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Martha Rosario Gonzales v. State of Arkansas
Case Number: 2019 Ark. App. 321
Judge: RAYMOND R. ABRAMSON
Court: ARKANSAS COURT OF APPEALS
Plaintiff's Attorney: Jason Michael Johnson, Ass’t Att’y Gen
Defendant's Attorney: Jarred W. Kibbey
On March 27, 2018, the State charged Gonzales with possession of
methamphetamine with the purpose to deliver, possession of hydrocodone, possession of
drug paraphernalia, and possession of marijuana. On July 26, the State amended the
criminal information to charge Gonzales as a habitual offender pursuant to Arkansas Code
Annotated section 5-4-501(b) (Repl. 2013).
The court held a jury trial on August 7. At trial, Bryan Stanley, a narcotics detective
with the Fort Smith Police Department, testified that he arranged for a confidential
informant to engage in a controlled buy of methamphetamine from Rodney Stringer. He
explained that the informant contacted Stringer and that Stringer sent Gonzales to
perform the transaction. Stanley testified that Gonzales met the informant and that he
(Stanley) monitored their meeting by audio feed. He explained that Gonzales and the
informant discussed further purchases of methamphetamine. He stated that after the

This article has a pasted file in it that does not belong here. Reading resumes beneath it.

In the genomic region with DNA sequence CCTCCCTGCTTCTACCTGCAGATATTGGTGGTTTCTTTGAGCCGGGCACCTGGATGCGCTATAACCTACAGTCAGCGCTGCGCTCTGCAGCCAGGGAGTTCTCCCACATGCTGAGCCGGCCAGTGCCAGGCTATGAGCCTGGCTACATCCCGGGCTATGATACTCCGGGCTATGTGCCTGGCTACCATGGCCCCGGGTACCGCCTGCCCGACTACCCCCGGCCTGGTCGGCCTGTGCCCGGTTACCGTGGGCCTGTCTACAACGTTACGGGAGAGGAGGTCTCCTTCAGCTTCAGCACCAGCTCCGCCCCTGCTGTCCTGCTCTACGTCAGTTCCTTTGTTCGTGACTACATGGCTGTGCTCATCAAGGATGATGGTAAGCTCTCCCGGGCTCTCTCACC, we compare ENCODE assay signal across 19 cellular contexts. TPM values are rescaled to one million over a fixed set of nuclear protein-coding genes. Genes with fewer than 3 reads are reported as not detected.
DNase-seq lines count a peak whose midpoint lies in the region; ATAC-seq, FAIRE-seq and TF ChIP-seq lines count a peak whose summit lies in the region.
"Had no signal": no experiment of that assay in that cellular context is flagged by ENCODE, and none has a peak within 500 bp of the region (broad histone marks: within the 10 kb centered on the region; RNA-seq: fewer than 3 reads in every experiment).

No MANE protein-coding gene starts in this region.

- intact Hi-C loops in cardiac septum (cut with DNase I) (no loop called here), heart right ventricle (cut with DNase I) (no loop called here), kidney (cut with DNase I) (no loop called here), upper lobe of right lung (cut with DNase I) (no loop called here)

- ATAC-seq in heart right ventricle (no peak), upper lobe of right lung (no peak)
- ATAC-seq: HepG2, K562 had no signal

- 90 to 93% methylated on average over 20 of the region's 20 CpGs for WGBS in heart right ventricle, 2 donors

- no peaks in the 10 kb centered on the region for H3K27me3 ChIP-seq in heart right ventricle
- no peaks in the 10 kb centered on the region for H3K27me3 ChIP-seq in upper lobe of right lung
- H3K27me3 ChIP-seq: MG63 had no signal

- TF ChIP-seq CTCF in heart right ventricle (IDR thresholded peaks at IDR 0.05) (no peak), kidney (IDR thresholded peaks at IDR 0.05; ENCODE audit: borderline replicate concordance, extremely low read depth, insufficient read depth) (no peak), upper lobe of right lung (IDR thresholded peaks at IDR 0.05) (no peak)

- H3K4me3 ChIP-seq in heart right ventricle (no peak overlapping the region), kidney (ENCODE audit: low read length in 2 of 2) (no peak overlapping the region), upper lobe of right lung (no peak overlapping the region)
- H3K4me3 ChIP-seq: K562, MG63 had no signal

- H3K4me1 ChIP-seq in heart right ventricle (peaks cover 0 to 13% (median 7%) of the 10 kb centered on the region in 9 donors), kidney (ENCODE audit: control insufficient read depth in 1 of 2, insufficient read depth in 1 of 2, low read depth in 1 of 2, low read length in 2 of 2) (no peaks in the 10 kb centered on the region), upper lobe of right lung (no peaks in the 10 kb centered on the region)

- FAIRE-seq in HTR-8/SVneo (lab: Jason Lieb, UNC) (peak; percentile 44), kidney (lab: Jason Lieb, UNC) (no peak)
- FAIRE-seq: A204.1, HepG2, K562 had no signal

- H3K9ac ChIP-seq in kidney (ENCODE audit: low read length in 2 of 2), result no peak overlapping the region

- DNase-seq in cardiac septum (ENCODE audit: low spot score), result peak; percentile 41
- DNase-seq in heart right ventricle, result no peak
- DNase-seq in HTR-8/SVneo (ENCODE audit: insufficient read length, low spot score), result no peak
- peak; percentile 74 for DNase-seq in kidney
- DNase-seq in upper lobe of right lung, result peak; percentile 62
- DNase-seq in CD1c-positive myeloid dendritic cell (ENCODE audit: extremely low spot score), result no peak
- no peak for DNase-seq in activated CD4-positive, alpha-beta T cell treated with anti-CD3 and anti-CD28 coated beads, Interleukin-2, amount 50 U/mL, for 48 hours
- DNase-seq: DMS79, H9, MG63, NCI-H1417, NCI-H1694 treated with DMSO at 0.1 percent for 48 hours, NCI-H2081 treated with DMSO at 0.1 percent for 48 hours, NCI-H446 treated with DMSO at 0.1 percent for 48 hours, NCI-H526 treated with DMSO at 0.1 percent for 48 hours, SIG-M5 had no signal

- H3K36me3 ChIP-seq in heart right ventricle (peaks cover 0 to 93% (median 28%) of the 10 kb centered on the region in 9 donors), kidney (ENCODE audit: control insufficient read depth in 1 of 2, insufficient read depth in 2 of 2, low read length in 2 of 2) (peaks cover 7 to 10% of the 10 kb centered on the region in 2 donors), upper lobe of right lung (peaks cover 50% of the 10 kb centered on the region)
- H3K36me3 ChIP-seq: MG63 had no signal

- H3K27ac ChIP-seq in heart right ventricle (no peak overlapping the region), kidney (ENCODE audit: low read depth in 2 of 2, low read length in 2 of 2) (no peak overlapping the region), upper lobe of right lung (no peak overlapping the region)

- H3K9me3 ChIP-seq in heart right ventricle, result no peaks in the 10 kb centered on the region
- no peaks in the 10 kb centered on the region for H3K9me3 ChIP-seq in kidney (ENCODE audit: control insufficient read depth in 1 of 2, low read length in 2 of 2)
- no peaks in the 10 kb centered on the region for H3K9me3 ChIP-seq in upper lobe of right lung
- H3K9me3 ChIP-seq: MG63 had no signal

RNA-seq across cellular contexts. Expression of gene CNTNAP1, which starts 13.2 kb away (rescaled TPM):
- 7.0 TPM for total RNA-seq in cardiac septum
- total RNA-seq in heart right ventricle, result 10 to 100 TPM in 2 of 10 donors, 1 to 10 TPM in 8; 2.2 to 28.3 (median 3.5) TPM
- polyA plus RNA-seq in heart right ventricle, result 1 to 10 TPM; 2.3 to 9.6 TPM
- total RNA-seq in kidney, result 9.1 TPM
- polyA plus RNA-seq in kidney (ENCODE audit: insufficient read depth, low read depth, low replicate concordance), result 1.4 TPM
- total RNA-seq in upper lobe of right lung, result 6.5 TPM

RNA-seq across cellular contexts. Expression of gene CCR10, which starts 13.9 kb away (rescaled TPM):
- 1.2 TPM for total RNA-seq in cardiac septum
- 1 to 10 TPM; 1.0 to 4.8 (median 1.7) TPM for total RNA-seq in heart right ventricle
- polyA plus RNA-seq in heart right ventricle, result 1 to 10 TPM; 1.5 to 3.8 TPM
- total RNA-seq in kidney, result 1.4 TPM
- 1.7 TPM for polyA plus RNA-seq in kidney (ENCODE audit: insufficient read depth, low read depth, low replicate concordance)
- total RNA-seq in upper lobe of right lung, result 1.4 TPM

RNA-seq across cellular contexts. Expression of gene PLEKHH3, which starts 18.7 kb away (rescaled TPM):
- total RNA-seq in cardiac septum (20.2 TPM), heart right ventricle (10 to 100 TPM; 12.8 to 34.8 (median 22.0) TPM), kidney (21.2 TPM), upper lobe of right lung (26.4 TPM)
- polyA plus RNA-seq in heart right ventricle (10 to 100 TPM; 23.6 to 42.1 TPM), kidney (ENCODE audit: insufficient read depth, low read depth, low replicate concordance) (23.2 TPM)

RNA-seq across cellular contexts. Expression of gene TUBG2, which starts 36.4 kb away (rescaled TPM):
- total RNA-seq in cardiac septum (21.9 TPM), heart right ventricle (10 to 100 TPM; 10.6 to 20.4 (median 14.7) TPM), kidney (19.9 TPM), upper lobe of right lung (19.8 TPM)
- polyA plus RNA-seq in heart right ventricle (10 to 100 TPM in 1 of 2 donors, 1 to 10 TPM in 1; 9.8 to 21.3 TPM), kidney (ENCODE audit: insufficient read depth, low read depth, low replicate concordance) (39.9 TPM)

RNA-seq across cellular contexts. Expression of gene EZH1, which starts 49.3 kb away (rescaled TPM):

meeting, another officer detained and arrested Gonzales in her car. Stanley then went to
the traffic stop and spoke with Gonzales. He explained that he asked Gonzales whether she
had anything that she did not want “to get caught with at jail,” and Gonzales retrieved
several items from her pants.
Sergeant Wayne Barnett testified that he stopped Gonzales in her car after the
controlled buy. He explained that he immediately removed the passenger from the car and
secured him. He testified that he located a purse in the driver’s side of the car where
Gonzales was sitting and that the purse contained a bag of marijuana and empty Ziploc
bags. He further testified that Gonzales retrieved hydrocodone pills and methamphetamine
from her pants. Barnett stated that in his experience, the bags found on Gonzales were the
type used to package illegal drugs.
Chris George, an employee of the Fort Smith Police Department vice and narcotics
unit, testified that he assisted in the traffic stop of Gonzales. He stated that money found